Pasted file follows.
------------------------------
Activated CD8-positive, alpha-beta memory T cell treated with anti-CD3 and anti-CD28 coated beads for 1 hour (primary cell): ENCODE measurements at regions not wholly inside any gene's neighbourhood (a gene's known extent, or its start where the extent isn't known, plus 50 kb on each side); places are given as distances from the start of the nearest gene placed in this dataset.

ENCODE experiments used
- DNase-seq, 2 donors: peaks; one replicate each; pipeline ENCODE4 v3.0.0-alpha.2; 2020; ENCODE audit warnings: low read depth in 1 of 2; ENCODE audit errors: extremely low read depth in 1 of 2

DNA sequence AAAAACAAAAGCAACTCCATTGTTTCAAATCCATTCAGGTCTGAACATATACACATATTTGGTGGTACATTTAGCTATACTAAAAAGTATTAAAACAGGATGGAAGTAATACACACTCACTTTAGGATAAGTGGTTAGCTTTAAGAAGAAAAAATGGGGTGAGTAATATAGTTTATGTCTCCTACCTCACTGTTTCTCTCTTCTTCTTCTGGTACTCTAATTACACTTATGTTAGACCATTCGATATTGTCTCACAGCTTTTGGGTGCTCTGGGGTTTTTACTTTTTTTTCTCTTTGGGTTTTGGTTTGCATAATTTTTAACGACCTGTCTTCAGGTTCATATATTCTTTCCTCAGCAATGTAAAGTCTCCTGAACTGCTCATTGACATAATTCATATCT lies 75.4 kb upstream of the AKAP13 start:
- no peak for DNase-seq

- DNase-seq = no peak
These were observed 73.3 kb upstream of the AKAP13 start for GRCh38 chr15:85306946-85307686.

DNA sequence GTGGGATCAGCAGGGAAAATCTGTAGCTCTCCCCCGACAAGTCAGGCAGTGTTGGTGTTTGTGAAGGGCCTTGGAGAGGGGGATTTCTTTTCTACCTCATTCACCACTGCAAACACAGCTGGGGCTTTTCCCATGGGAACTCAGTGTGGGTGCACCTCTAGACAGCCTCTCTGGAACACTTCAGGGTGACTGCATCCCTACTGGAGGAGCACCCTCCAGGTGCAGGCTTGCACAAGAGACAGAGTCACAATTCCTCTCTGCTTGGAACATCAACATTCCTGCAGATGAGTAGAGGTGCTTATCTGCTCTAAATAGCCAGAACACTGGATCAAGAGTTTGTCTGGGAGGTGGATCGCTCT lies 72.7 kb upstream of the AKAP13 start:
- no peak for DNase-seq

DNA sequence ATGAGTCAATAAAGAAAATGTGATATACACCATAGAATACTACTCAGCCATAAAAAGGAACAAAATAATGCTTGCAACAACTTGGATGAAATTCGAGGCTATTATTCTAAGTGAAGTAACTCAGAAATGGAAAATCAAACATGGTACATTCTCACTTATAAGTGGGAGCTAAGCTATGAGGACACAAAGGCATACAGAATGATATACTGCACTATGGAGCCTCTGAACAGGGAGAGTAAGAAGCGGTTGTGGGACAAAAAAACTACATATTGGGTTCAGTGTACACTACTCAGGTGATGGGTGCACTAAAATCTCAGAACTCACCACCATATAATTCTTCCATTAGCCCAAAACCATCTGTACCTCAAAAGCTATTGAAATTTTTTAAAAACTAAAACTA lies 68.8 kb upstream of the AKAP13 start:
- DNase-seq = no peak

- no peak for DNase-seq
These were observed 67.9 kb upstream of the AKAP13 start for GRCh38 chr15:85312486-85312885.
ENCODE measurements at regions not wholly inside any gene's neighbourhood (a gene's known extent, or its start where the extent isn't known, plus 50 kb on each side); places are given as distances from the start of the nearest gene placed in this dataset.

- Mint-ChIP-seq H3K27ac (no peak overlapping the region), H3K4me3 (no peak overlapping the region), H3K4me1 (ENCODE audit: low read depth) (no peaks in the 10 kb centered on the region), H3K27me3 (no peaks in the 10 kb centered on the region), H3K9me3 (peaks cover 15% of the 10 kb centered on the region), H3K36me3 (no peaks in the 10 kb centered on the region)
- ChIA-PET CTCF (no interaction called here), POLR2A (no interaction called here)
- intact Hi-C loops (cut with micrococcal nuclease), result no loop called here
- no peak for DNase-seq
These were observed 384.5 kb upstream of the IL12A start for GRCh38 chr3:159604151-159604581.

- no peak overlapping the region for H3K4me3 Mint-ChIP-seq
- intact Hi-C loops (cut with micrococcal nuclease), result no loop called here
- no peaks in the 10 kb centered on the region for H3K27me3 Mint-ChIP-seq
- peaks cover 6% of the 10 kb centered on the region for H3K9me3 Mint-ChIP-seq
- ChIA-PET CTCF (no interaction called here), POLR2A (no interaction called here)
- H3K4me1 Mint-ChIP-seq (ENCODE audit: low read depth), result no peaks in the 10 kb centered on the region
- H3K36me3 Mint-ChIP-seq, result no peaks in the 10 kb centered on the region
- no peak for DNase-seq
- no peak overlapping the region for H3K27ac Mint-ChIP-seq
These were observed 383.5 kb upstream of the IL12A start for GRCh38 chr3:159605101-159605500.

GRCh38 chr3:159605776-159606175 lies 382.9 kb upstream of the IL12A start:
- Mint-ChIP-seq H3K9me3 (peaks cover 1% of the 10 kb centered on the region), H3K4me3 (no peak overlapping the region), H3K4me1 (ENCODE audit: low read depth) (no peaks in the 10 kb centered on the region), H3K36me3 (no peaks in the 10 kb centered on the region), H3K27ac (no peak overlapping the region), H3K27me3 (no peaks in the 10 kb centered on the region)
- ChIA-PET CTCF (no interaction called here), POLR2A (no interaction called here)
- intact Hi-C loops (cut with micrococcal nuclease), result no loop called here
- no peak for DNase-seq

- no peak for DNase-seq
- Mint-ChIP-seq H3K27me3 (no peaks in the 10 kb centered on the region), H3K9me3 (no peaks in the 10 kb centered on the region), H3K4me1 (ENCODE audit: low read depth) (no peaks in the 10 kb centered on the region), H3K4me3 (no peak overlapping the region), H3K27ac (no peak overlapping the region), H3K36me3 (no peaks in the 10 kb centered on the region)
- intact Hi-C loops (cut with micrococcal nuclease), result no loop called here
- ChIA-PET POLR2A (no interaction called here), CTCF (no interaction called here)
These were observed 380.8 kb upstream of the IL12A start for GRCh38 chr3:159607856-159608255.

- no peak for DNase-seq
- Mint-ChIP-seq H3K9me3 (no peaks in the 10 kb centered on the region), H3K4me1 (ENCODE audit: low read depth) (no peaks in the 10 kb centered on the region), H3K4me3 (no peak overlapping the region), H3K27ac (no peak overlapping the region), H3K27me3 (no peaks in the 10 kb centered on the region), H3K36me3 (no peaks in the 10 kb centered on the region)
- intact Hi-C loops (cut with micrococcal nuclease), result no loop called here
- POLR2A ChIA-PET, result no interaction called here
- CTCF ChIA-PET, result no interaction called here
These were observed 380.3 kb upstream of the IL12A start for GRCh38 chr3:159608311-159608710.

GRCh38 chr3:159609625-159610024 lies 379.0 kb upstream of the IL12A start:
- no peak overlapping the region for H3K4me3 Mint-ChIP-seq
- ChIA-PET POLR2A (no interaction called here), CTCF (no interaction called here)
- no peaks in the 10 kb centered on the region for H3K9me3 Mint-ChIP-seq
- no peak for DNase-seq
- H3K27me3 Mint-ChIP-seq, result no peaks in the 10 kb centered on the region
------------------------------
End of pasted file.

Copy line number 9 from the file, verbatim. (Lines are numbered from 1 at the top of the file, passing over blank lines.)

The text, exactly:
- no peak for DNase-seq